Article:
Our experience having high priced political consultants coming here from Sacramento, San Francisco or Los Angeles running State Senate and Assembly candidates on the issues more important to state party leaders than to folks who live here have consistently lost San Luis Obispo County to Republicans. But state party leaders will only start to understand this when local folks with the grit to lobby for their local voters take seats at the governing body of the party: The California State Democratic Convention, which will be held May 19-21, in Sacramento.
The Democratic Party is self-governing by those of us who are registered as members of this oldest continuous political party in America.
But here is a secret known mostly to party insiders: Every local registered Democrat has the right under our party’s rules to vote for 14 delegates to the upcoming California Democratic Party Convention from the 35th Assembly District. And there are a few good candidates out of the 35 running.
Seven men, and seven women, will be elected by whoever shows up at the IBEW (International Brotherhood of Electrical Workers) union hall, located in … wait for it … Edna, California. It is a big hall with lots of parking.
Where again? The IBEW Local 639, 6363 Edna Road, (Route 227) south of San Luis Obispo not too far from Ray’s Own Brand sausage, but north of Price Canyon Road and the “center” of Edna township. Be there early and bring a bag lunch if you plan to stay through the whole meeting.
Candidate speeches start at 10 a.m., registration starts at 10:30 a.m., counting ballots is scheduled to start at 12:30 p.m.
You get seven votes for each gender, but need not cast all 14 votes if there are only a few people who impress you. Many of the folks running have merit. I’ve highlighted the folks I particularly like, but make your own choice. It is, after all, your Democratic Party.
Oh, one other thing you should know, the County Democratic Central Committee will be selecting from its own officers and members a separate set of delegates, but some of those folks are running anyway for Assembly District delegate seats.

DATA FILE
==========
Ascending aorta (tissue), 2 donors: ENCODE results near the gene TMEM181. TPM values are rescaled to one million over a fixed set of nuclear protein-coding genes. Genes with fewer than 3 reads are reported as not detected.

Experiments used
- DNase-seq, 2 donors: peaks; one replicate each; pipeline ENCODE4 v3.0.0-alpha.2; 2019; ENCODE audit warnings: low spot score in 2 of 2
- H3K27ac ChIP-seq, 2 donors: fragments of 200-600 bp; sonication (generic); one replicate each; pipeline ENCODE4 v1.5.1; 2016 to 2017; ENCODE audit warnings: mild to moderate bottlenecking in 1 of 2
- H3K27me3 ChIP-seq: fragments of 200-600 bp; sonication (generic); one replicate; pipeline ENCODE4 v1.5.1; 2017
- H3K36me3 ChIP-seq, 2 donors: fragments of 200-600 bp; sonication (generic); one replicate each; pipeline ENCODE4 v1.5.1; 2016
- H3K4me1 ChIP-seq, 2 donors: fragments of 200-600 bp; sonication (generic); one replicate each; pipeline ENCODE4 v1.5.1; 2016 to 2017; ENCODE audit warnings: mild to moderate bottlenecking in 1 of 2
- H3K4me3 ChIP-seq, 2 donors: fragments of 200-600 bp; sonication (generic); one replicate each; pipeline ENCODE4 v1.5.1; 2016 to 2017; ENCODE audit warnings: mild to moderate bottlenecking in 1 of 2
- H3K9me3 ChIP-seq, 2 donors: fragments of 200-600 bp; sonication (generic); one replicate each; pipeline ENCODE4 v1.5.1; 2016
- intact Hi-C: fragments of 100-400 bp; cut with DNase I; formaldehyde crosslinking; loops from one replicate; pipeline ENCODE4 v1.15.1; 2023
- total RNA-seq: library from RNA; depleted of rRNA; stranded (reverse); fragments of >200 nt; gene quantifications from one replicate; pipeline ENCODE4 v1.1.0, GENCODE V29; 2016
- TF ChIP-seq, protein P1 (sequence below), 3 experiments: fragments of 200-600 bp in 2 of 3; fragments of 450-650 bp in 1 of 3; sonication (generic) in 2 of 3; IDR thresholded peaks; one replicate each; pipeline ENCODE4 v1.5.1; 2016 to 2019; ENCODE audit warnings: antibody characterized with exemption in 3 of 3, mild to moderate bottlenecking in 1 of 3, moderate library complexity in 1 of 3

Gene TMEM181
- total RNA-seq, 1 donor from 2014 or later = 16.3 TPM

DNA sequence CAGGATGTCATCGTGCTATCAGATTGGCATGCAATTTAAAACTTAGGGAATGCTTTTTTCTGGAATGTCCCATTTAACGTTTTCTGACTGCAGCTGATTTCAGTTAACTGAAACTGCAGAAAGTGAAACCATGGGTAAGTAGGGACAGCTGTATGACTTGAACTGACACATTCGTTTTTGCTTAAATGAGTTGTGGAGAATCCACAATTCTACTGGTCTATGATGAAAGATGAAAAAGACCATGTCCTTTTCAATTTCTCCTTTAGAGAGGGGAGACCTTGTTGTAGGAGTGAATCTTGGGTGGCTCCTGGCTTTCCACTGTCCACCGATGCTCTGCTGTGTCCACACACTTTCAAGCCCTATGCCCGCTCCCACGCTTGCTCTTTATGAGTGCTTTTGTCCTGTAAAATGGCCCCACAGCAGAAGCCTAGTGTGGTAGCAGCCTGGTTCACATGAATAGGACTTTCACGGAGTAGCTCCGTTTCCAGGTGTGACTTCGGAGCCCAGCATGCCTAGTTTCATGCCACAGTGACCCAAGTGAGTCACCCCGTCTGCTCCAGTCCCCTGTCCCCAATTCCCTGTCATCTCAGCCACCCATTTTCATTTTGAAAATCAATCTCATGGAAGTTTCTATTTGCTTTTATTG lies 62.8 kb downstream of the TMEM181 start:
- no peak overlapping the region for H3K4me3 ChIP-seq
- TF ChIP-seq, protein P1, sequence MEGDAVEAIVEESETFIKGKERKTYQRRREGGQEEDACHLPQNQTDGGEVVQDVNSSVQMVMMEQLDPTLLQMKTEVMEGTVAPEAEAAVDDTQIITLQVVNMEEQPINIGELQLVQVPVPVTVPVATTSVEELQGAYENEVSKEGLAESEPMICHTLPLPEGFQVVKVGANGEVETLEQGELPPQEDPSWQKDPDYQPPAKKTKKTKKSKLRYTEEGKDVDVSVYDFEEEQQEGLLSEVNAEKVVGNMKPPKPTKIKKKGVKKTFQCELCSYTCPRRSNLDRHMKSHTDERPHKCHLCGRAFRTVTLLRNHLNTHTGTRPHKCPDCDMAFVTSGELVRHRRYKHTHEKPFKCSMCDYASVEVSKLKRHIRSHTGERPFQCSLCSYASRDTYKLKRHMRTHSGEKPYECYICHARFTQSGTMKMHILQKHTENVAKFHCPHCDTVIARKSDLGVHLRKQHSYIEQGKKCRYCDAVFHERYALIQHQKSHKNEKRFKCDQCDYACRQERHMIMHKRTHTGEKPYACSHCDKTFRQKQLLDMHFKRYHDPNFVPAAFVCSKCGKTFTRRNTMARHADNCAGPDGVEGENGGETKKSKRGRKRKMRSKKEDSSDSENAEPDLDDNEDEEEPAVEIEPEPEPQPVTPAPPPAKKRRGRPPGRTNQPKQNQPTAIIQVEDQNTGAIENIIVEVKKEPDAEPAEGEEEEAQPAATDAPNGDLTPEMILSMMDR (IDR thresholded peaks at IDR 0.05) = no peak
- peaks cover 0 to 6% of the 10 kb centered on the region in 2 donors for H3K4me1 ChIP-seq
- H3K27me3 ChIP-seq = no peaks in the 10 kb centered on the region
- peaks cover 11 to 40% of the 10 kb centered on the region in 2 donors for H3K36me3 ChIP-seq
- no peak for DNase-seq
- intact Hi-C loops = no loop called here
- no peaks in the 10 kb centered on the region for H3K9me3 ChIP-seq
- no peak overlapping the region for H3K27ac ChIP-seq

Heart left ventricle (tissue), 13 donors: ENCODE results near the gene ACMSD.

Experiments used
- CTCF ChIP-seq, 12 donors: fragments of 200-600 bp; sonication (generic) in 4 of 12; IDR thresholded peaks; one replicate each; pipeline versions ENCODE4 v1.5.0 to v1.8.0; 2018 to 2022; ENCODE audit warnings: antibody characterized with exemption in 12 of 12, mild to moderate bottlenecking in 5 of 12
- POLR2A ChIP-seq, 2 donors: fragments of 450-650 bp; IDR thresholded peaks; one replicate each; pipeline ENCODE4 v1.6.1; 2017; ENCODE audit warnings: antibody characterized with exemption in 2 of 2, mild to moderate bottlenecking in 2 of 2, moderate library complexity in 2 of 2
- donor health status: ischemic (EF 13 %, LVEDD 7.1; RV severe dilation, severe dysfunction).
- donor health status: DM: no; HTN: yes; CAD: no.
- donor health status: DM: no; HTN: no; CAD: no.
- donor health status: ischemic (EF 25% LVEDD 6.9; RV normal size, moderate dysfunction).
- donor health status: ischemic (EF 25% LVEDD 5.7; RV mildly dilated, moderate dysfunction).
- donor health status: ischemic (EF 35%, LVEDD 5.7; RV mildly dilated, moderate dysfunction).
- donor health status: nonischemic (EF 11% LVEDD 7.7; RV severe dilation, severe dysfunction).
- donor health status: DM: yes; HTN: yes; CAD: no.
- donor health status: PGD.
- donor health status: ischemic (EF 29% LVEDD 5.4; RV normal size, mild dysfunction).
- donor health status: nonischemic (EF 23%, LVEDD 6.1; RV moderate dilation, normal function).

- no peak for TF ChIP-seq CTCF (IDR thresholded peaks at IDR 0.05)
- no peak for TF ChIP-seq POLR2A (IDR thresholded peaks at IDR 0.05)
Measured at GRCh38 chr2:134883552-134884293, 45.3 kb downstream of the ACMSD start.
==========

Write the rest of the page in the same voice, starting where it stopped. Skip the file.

Delegates will vote on important decisions like voting on endorsements by the California Democratic Party for legislative and statewide offices, vote to take positions on ballot propositions, and on California Democratic Party resolutions at the yearly state convention, election of the California Democratic Party officers, chairman, two vice-chairs, secretary and controller (in odd-numbered years after the presidential elections) and election of regional directors.
The Candidates seeking election to State Democratic Party Convention at 35th District Assembly Meeting are:
15 Female Candidates, vote for up to seven
Mary Strobridge, Democratic Central Committee Recording Secretary
Mary Ellen Maldonado
Debra Broner, Democratic Central Committee Treasurer, former Chair
Mila Vujovich-La Barre, Candidate for SLO City Council who was endorsed by Council of Elected Democrats and Citizens Congress
Male candidates, vote for up to seven
Jim Conway District husband of the 35th assembly district caucus organizer, SLO County Democratic Central Committee member Cheryl Conway
David Baldwin, Plumbers & Steamfitters Local 403
Erik Baskin, Firefighter’s Local 3523
John Alan Connerley
Stew Jenkins is a liberal San Luis Obispo County Democrat who supports the rights of working people to organize unions, the prudence of the cities and county growing the local economy through project labor agreements, the right of all people to health care and equal dignity. He is an attorney practicing in San Luis Obispo since 1978. Jenkins’ handles tax payer suits, municipal law, estate planning and family law.